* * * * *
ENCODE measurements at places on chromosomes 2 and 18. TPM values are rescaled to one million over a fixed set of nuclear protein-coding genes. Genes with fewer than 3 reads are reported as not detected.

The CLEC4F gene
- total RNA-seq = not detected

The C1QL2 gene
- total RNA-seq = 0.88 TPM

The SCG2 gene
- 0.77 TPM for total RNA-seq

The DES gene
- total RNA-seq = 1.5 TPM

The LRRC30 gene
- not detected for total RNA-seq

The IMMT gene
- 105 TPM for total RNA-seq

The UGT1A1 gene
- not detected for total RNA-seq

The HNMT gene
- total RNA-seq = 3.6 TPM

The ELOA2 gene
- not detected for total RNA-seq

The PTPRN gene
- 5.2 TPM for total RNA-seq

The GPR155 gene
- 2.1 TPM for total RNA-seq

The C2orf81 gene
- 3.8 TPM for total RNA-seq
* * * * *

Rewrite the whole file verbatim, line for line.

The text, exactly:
ENCODE measurements at places on chromosomes 2 and 18. TPM values are rescaled to one million over a fixed set of nuclear protein-coding genes. Genes with fewer than 3 reads are reported as not detected.

The CLEC4F gene
- total RNA-seq = not detected

The C1QL2 gene
- total RNA-seq = 0.88 TPM

The SCG2 gene
- 0.77 TPM for total RNA-seq

The DES gene
- total RNA-seq = 1.5 TPM

The LRRC30 gene
- not detected for total RNA-seq

The IMMT gene
- 105 TPM for total RNA-seq

The UGT1A1 gene
- not detected for total RNA-seq

The HNMT gene
- total RNA-seq = 3.6 TPM

The ELOA2 gene
- not detected for total RNA-seq

The PTPRN gene
- 5.2 TPM for total RNA-seq

The GPR155 gene
- 2.1 TPM for total RNA-seq

The C2orf81 gene
- 3.8 TPM for total RNA-seq